Landlord property inventory report
Landlord Advice

Importance of inventory reports

Written by Pathik Vashi

An inventory report is a detailed and factual document, setting out the current condition of each room within the property, and its specific contents. e.g. furniture, carpets, crockery, work surfaces, and fitted appliances. More often than not, these reports include supporting photography and written notes for specific items if required. 

There are two types of inventory reports; a check-in and a check out report. Both of these reports should be completed by an independent and partial body such as our partners, Home Inventories and MOT Inventories. At the end of the tenancy, the check-in and check out reports can be compared, allowing the landlord and tenant to agree on any fair deductions from the security deposit for damage caused throughout the existing tenancy period.

It is vital that once the inventory reports are completed, they are sent immediately to the tenants for their agreement and signature. Tenants are advised to read the report carefully, to avoid paying additional fees at the end of their tenancy.

Why complete inventory reports?

  • Inventory reports help to protect the condition of the property and its furnishings. The tenants are aware that they are responsible for its good condition, and therefore are more likely to maintain the property well, for fear of being charged for either fixing or replacing items.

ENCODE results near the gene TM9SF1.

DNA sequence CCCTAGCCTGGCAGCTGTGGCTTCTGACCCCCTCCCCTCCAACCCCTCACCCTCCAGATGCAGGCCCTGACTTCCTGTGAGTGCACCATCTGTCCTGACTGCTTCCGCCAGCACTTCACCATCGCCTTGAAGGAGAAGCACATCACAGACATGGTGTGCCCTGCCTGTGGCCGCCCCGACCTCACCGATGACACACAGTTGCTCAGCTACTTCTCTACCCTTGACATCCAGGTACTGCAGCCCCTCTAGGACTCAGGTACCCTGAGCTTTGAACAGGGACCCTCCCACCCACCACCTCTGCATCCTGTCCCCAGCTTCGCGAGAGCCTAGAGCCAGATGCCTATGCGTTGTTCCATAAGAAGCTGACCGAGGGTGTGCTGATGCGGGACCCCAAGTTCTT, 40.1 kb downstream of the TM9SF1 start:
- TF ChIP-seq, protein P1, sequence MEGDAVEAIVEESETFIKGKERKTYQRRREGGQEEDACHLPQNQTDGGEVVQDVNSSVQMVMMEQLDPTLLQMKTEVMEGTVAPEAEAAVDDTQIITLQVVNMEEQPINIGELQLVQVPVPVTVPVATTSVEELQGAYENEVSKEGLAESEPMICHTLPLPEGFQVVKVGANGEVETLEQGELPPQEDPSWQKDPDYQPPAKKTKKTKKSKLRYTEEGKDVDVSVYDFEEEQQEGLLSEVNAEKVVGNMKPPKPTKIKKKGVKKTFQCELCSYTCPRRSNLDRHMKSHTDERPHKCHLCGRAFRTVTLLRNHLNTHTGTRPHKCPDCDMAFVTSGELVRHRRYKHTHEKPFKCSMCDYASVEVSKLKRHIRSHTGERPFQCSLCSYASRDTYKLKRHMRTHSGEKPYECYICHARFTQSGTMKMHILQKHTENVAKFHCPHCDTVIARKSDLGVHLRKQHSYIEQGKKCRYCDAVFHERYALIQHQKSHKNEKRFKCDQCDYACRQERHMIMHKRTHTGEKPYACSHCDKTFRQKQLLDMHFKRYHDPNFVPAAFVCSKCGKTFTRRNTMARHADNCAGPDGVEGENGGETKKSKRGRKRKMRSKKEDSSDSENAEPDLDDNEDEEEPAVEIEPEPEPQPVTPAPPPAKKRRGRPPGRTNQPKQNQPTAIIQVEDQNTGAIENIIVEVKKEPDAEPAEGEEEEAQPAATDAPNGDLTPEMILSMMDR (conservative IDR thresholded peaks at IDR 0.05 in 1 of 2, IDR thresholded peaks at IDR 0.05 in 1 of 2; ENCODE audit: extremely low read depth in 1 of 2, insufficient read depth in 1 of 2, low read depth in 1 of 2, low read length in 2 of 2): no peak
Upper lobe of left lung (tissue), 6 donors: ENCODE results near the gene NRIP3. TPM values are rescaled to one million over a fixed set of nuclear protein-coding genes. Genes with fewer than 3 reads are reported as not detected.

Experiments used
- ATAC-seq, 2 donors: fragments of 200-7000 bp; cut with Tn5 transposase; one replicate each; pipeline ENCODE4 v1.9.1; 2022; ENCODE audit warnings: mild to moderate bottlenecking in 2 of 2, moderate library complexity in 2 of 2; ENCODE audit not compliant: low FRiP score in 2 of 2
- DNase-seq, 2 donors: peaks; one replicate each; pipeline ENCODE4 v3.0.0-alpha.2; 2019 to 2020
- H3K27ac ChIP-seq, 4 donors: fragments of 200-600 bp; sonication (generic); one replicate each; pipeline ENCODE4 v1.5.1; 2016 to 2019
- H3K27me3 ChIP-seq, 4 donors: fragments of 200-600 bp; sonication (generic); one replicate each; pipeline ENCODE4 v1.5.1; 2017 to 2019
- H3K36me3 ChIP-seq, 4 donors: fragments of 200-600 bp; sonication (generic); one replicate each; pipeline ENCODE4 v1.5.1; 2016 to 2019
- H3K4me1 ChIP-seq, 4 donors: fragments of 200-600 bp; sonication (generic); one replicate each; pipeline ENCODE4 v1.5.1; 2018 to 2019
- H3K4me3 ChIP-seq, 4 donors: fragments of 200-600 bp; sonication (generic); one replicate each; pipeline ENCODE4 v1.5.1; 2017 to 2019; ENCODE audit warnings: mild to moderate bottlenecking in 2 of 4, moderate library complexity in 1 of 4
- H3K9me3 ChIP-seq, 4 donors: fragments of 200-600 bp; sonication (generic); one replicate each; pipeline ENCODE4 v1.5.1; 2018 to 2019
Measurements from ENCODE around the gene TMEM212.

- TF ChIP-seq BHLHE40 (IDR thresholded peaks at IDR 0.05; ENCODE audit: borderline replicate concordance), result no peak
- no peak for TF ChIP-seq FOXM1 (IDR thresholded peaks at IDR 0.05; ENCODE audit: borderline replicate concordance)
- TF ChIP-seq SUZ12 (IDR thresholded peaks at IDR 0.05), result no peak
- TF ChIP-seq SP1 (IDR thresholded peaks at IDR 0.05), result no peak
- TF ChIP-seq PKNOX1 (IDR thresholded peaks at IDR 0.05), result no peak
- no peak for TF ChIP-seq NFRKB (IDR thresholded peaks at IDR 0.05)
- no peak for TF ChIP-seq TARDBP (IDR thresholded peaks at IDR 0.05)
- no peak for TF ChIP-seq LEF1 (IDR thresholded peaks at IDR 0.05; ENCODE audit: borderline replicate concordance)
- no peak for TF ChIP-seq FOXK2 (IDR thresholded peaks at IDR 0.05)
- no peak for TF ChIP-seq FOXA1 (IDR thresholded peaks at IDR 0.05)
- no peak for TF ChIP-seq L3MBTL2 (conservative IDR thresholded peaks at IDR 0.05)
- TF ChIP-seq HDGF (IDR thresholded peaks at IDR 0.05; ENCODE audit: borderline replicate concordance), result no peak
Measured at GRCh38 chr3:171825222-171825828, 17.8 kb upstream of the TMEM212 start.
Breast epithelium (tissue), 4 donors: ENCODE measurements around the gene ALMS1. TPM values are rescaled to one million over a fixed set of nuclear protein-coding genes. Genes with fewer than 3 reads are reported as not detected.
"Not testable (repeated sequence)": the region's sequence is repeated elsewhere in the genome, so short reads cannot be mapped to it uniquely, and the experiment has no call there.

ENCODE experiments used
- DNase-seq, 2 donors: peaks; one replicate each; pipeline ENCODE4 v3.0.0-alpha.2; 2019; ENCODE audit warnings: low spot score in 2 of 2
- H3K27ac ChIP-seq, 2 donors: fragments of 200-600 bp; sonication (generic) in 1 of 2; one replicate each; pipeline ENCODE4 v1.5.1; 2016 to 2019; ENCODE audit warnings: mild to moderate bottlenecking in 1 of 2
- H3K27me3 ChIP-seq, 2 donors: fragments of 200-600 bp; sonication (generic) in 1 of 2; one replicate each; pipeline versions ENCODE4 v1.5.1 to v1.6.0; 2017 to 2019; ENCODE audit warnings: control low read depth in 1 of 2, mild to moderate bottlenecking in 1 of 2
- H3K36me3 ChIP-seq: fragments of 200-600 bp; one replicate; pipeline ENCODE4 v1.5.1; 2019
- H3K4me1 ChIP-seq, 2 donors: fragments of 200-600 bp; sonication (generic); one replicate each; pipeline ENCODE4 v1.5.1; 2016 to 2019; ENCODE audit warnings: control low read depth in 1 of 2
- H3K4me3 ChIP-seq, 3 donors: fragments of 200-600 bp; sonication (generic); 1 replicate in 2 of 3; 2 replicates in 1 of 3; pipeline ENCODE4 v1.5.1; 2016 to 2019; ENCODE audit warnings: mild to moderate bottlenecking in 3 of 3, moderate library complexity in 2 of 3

• On the other hand, tenants benefit from greater security. Due to photographic evidence, tenants cannot be charged unfairly for pre-existing damage to the property or for reasonable wear and tear through general usage.
  • If an agreement cannot be made between the landlord and tenant regarding deductions from the security deposit, the inventory report is the main tool an adjudicator will use to determine the outcome. It’s imperative to have these inventory reports as evidence to ensure the matter is resolved quickly.

How much does an inventory report cost?

Inventory report costs vary depending on the size of the property, often more specifically the number of bedrooms within the property. 

On average, you could expect to pay from:

  • £85 for a one bed or studio
  • £100 for a 2 bed
  • £115 for a 3 bed
  • £130 or a 4 bed and so on.

Landlords are now liable to pay for both check-in and out inventory reports due to the recent government guidelines within theTenant Fees Act’. These guidelines state that all letting and tenancy set up fees previously paid by tenants in the private rented sector, are now banned, and must be covered by the landlord. 

Examples of an inventory report

Inventory report

Inventory report 2

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